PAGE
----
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Continental Carriers, Inc. (CCI) is a U.S. trucking company that is looking into getting a loan for the purchase of another company. Since the company directors have conflicting stands on taking on a debt, it was hard for CCI to come up with a decision.
W. Carl Kester
Harvard Business Review (291080-PDF-ENG)
June 25, 1991
Case questions answered:
- Considering Continental Carriers, Inc.’s capital structure, and given the nature of the business, how much debt can it support?
i. Evaluate the question from the interest coverage ratio perspective,.
- Consider the EBIT chart. What information can you extract from it?
- Which Financing alternative is best for shareholders? Consider the impact of each, in turn, on the following:
i. EPS level
ii. EPS growth
iii. EPS Volatility.
iv. Capacity to pay dividends
- Why not assume a lot of debt?
- Does the sale of new shares pose any risks or potential problems?
i. In what sense, if any, will the sale of new shares “dilute” the stock of existing shareholders?
- What do you recommend Continental Carriers, Inc. to do?
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Case answers for Continental Carriers, Inc.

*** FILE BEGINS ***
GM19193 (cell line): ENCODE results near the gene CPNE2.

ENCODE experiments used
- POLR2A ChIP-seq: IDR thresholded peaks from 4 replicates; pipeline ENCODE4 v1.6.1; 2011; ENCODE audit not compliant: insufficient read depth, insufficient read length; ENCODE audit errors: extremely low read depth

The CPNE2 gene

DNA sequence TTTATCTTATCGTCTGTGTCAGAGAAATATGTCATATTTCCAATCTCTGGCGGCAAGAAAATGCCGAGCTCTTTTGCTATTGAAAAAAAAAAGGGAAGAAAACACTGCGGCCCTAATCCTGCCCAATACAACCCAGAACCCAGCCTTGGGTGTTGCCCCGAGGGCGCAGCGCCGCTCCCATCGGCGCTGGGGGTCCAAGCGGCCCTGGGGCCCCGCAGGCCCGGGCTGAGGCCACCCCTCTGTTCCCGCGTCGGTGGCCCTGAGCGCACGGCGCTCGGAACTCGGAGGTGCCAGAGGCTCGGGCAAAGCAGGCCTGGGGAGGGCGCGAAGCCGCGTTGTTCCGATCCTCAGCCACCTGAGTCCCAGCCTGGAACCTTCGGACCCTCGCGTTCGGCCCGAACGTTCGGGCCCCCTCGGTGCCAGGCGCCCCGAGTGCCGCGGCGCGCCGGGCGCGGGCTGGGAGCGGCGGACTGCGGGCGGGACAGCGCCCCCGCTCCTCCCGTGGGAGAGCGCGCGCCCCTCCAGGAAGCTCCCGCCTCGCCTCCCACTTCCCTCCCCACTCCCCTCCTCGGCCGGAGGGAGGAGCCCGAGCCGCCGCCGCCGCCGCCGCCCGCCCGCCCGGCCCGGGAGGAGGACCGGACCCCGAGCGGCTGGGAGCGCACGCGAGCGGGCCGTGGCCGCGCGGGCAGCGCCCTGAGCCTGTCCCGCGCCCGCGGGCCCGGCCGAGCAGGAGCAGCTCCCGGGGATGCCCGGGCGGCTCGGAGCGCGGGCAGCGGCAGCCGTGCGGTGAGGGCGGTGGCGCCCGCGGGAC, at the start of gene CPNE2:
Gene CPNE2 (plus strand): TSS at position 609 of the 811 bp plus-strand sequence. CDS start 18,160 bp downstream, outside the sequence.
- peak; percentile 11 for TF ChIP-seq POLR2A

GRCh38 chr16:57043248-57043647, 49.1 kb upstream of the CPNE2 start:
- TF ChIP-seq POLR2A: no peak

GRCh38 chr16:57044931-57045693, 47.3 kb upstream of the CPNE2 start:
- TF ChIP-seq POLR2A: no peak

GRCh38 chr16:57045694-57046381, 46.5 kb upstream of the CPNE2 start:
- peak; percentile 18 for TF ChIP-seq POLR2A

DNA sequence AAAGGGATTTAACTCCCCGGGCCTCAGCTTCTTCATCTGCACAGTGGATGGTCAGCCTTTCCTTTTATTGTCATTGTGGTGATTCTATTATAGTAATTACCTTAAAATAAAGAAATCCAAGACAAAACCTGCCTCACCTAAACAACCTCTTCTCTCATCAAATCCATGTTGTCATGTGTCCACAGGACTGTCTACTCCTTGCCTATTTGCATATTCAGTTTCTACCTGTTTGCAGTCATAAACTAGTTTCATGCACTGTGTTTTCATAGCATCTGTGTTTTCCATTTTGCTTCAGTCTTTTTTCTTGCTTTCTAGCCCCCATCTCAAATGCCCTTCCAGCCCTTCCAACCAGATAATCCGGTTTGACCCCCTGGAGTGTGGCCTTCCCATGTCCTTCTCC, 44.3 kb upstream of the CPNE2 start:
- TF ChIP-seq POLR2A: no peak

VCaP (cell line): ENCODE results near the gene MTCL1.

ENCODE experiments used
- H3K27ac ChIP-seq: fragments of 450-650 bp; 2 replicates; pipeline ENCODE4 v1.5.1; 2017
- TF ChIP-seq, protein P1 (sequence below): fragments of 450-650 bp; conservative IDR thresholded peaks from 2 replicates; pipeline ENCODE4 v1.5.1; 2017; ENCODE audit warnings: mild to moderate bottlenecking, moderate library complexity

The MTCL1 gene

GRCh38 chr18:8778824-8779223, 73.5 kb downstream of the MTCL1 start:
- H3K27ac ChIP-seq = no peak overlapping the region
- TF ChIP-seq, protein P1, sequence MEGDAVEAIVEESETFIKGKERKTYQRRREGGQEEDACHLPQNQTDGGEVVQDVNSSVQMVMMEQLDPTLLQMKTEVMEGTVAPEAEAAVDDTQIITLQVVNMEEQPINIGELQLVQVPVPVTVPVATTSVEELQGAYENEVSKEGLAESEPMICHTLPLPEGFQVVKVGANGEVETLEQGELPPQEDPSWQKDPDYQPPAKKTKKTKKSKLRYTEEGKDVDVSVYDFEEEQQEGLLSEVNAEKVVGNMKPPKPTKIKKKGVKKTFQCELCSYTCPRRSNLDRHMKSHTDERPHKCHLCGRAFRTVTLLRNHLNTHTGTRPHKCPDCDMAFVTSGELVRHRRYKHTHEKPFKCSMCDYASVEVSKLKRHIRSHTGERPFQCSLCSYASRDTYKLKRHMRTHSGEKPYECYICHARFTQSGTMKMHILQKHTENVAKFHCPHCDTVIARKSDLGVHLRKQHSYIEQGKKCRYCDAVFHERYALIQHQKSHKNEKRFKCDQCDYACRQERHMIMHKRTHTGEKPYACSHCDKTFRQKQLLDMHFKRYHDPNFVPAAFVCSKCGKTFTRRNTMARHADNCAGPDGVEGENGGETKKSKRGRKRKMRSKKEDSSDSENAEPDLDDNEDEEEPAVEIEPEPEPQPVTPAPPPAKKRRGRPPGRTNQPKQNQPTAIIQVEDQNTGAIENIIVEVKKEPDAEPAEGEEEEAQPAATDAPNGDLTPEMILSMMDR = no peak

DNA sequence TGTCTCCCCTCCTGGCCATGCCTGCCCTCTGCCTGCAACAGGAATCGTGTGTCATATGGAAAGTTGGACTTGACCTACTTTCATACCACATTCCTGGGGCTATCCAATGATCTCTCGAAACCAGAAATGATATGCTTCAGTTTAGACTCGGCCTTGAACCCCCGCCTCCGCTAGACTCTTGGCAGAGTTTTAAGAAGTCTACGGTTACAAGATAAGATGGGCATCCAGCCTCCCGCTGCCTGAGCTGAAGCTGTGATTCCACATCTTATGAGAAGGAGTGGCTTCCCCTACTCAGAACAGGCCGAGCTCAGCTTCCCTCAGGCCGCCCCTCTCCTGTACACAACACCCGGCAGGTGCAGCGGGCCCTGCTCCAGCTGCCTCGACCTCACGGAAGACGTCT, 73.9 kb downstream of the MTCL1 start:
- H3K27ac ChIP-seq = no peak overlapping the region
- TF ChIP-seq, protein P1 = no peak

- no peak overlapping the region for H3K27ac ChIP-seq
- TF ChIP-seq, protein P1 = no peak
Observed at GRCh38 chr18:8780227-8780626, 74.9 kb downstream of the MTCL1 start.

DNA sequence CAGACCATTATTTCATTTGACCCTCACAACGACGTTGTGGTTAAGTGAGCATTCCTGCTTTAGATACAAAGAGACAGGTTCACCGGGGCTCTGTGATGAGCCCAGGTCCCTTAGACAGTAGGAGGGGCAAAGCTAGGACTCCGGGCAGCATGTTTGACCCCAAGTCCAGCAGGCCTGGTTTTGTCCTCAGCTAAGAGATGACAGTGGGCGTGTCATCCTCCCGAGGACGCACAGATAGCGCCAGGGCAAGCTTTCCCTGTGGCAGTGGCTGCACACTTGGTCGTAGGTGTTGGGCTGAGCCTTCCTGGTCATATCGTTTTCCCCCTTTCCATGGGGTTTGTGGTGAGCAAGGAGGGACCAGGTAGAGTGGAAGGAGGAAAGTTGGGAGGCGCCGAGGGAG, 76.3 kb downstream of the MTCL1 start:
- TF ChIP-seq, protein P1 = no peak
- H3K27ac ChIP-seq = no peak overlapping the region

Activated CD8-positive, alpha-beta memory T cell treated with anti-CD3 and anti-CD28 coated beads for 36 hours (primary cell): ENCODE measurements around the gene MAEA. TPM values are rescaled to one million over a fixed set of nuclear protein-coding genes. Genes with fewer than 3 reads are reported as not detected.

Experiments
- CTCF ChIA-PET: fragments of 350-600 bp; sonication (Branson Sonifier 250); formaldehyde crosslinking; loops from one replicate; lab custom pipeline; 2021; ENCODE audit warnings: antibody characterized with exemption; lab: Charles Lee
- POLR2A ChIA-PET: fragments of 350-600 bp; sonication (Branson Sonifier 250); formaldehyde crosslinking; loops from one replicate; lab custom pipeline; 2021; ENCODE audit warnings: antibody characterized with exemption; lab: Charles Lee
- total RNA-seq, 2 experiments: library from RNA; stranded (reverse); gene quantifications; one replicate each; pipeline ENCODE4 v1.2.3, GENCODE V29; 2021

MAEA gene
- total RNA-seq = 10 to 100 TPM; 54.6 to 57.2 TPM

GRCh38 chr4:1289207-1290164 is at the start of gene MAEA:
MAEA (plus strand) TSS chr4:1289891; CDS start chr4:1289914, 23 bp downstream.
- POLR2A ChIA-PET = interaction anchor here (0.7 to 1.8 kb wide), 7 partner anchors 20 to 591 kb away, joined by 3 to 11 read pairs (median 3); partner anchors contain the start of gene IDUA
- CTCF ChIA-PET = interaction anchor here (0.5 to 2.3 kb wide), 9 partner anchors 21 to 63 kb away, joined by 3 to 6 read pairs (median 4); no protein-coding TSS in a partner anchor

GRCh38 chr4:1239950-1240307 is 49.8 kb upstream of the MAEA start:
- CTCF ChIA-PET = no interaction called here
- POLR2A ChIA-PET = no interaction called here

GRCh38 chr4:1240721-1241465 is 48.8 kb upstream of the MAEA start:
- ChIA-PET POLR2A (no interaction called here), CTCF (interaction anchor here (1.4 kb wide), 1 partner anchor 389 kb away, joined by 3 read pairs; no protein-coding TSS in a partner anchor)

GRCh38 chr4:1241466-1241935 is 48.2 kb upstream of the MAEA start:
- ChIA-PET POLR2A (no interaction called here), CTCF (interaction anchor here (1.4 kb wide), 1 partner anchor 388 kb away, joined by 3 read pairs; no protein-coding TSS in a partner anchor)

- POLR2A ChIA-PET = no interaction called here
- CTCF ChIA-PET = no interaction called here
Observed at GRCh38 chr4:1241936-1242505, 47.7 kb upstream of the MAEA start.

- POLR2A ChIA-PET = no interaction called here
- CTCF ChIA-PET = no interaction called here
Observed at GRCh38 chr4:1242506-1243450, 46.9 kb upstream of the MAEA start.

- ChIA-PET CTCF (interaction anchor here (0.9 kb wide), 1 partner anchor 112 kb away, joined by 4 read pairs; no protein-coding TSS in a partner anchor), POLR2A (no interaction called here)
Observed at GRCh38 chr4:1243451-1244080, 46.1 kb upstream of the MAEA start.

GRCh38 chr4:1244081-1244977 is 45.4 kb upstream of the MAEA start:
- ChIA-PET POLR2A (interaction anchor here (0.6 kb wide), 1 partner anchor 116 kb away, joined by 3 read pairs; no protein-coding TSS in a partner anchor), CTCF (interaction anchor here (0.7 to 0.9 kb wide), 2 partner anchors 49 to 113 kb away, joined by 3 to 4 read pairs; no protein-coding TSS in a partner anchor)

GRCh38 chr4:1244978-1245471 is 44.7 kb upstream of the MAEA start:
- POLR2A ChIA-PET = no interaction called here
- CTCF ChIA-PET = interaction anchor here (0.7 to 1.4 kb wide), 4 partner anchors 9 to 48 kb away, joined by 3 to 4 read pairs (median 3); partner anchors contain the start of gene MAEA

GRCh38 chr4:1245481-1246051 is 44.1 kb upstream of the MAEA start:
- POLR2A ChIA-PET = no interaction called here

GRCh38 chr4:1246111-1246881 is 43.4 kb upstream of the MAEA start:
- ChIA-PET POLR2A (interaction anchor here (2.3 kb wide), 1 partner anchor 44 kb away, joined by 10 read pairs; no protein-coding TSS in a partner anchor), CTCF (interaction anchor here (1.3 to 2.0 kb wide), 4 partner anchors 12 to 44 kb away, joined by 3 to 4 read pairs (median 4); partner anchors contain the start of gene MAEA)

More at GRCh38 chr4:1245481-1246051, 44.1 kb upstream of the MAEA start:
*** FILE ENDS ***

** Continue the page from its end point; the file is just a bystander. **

This case solution includes an Excel file with calculations.
CONTINENTAL CARRIERS, INC. (CCI)
MIDLAND ACQUISITION EXECUTIVE SUMMARY
Overview of the Company – Continental Carriers, Inc. (CCI)
Continental Carriers, Inc. (CCI) is a motor carrier founded in 1952. In 1982, CCI went public. In 1988 planned to buy Midland Freight, Inc in a $50M cash takeover. Midland Freight, Inc will bring to CCI $8.4M in EBIT per year. CCI’s policy of stable dividends and avoiding long-term debt (stock offering or short-term bank loans).
How to Finance Midland Acquisition?
Directors’ Challenges & Analysis
Director 1 – PRO-EQUITY
- Cost of debt at 8% (the sinking fund is missing)
- Stock issuance has a smaller cost than bonds
- Bond added risk to Continental Carriers, Inc. causing stock volatility
Director 2 – PRO-DEBT
- Against stock issuance, because the acquisition would net $5M (or 10%)
- Additional dividend of $4.5M is required
Director 3 – PRO-DEBT
- $17.75 per share is a “steal”
- Book value of the company is $45 per share in 1987
- Dilution of management voting rights
Director 4 and 5 – PRO-DEBT
- Post-acquisition earning of $34M (before interest and taxes = EBIT)
- Dilution of EPS to $2.72 if common stocks are sold
- EPS up to $3.87 if only debt is used
Director 6 – MIXED/OTHER
- Continental Carriers, Inc. has no long-term debt, while EPS is the lowest in the industry
- Preferred stock (not to be taken into account)
How Much Debt can CCI Support?
Interest Coverage with $50m New Bond is…
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